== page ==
Video streaming is smoking hot, with Apple’s new service destined to arrive in living rooms any minute, and the new YouTube Premium taking on the might of Netflix. Cinephiles now have more films at their fingertips than ever, but does it mean the end of the traditional movie theater experience, with its flip-down seats, hushed excitement and vats of sticky popcorn?
“There was a time when a company wanted to pioneer having theatrical and streaming releases [come out] at the same time, and there was a huge debate between the traditional cinemas and the sites as to whether this was the right thing to do,” says Liz Han, deputy general manager for motion pictures and entertainment at Beijing Culture.
“It should be a win-win, but there’s a huge conflict because it shortens the mature window time between theatrical release and the streaming sites.”
Han is one of four industry experts speaking about the future of the film at CES Asia. The event is China’s largest tech show, and attracts professionals from around the world. Although many of the panelists work in the traditional side of the entertainment industry, there’s a cautious optimism about the possibility of streaming sites and theaters working in harmony – for both filmmakers and audiences.
“For me, it’s a huge bonus,” says Sophia Yen, a partner specializing in entertainment at law firm Manatt, Phelps and Phillips. “In the US we have so much content, but only the most premium content gets distribution through theaters.
“There are about 900 films made domestically in China [each year], but there definitely aren’t 900 films on theatrical release, so [streaming] could be a way for them to get distributed.”
Nate Fan, president of distribution at Shanghai Bliss Media, agrees that streaming makes it possible for small and independent filmmakers to find an audience for their work, which is a boon for projects that would otherwise struggle to find an audience and fund their work.
“It’s a matter of how you address your audience,” he says. “We’re talking almost $10 million for a cinema release, but if you choose to use streaming to address your audience then it’s much cheaper. As an independent filmmaker, we really can’t spend that kind of money. Here, we would spend $11 million and raise $70 million – that’s a success. We’ve been seeing how streaming can address the audience, and in the US they’ve been really brave.”
Netflix spends 85% of its budget on original content, but Fan believes many streaming sites are too risk-averse – and that’s holding back the whole film industry. A theatrical release needs a huge marketing budget, but filmmakers who release their work to streaming sites can afford to spend more on production – provided the sites give them a chance.
“It’s not a competition, but streaming sites probably needs to be able to take more risk in producing content,” he says. “They should spend more money on production. There will be a gap in the next few years, and whoever will pay more for budget will win. Streaming people shouldn’t compete on spending money on marketing – they should spend money on content.”
The popcorn ritual
Despite their belief in streaming’s potential, all the panelists believe the traditional movie theater still has its place – though it’s becoming a more specialist niche that has to work hard to justify the price of a ticket.
“It’s like a ritual,” says Liz Han. “A social occasion for couples on dates, for friends to hang out, so that’s one thing that online streaming can’t replace. The whole experience that you get in cinemas isn’t something that you can get in your living room. Even though some online sites want to build something that’s similar to cinema, it’s still a whole experience that you can’t copy.”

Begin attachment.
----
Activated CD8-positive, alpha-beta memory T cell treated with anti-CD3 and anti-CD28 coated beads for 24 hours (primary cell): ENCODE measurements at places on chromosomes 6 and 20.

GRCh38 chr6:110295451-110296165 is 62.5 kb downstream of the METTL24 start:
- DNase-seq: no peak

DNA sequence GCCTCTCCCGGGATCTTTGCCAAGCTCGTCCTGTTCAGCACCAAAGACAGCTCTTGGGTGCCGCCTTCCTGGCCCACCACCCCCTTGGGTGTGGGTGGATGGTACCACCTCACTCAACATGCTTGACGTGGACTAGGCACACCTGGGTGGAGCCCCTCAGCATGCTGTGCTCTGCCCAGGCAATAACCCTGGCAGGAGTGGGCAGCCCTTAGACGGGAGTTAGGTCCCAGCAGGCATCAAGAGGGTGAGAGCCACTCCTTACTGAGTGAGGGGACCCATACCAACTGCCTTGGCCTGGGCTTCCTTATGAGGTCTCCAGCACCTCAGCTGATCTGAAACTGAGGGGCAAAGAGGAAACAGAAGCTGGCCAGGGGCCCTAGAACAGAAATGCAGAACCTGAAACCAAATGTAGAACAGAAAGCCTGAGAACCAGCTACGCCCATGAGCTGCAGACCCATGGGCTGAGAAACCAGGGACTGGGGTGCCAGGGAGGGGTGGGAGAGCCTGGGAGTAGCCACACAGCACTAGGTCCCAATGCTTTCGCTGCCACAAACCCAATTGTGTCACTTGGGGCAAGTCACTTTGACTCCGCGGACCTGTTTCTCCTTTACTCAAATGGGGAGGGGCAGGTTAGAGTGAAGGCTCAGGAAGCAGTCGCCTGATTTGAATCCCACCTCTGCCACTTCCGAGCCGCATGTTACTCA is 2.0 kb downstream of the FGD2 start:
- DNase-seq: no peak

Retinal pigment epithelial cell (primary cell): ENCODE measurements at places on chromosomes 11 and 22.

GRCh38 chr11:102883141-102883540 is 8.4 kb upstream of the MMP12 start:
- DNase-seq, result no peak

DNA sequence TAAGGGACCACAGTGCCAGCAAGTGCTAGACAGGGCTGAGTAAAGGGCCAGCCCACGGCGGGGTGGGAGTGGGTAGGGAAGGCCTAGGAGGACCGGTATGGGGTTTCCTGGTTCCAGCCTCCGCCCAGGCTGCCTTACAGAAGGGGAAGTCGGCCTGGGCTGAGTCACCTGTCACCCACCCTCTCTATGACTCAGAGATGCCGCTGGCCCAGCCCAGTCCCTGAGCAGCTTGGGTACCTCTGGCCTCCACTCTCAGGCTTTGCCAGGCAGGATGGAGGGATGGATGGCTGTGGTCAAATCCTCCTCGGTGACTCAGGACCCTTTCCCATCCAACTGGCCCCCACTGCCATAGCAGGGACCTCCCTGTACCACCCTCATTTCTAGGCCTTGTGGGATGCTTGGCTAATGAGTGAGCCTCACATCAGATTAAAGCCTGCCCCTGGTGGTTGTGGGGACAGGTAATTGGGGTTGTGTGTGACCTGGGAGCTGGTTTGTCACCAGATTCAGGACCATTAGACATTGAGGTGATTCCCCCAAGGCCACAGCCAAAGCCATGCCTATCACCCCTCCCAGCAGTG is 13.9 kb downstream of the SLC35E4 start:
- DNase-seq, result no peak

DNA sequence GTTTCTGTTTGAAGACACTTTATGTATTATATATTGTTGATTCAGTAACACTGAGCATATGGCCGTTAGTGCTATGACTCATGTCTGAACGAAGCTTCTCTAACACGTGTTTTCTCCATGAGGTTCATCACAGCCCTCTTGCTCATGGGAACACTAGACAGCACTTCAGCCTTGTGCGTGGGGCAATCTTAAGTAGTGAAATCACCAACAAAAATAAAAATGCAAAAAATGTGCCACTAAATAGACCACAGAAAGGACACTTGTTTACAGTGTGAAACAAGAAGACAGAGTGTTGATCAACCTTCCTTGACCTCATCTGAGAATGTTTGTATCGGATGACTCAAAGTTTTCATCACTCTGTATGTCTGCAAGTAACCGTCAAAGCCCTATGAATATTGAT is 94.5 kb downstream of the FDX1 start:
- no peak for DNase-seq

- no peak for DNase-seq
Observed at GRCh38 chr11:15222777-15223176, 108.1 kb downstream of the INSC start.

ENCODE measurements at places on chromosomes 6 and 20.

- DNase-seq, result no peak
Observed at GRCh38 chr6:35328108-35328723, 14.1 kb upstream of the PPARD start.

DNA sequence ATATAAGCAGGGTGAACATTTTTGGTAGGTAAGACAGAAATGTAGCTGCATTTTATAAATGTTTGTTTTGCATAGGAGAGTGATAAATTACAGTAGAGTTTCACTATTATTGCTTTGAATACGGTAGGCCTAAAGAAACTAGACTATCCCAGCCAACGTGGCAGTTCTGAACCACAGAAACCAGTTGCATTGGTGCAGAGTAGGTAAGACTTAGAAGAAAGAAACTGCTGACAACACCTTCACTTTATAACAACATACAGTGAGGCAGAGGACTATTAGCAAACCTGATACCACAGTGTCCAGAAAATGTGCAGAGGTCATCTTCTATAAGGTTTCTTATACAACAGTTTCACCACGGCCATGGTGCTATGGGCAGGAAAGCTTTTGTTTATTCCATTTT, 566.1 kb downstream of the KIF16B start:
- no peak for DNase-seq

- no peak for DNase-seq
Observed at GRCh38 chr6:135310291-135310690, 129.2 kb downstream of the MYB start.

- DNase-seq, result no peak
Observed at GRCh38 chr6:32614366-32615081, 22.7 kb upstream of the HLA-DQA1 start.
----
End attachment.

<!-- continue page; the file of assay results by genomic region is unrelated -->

“It’s all about service,” adds Nate Fan. “It’s more than the film. When I released Hacksaw Ridge, I got some bad comments online, and they were all about the cinemas – this cinema is cold, the picture isn’t clear. Those cinemas will die out soon. They provide more than just the ability to see a film, which is why I think they won’t be replaced.”
There are some parallels with virtual reality – another hot topic at CES Asia. Although you can now get an impressive VR experience in your living room, the act of actually traveling to a venue and meeting friends makes it much more of an event – and that’s something no home entertainment system can replicate.
Ultimately, the panel believe that the future of movies lies in cinemas and streaming sites working in harmony rather than competing. After all, if film flounders, there’s no shortage of other ways for viewers to get their entertainment fix.
“You could say that low budget films, or ones that won’t work well in cinemas, can go to streaming sites two weeks after theatrical release,” says Han. “There should be a way to work together so everyone can make money. Audiences can’t be harmed either way because they will have more content – either in the cinema, or on sites.”
For Sophia Yen, streaming doesn’t need to try to replicate the movie theater experience at all. Instead of settling down at home with a giant TV and Dolby sound, the likes of YouTube and Netflix have a unique advantage in their ability to provide entertainment on the smallest of screens.
“In the US, it’s very hard for a smaller indie film to do well in the theater unless it becomes one of those prestige films that generate Oscar buzz,” she says. “For everything else, if you do a wide release in the US, you need a large marketing budget to go with it. $30-40 million for a marketing budget is the minimum you need to have an impact. Having the ability to watch smaller indie films through your phone would help the creators.”
So is it curtains for cinema? The overall consensus is no, far from it – and if both movie theaters and streaming sites are willing to adapt, the future of film can be brighter than ever.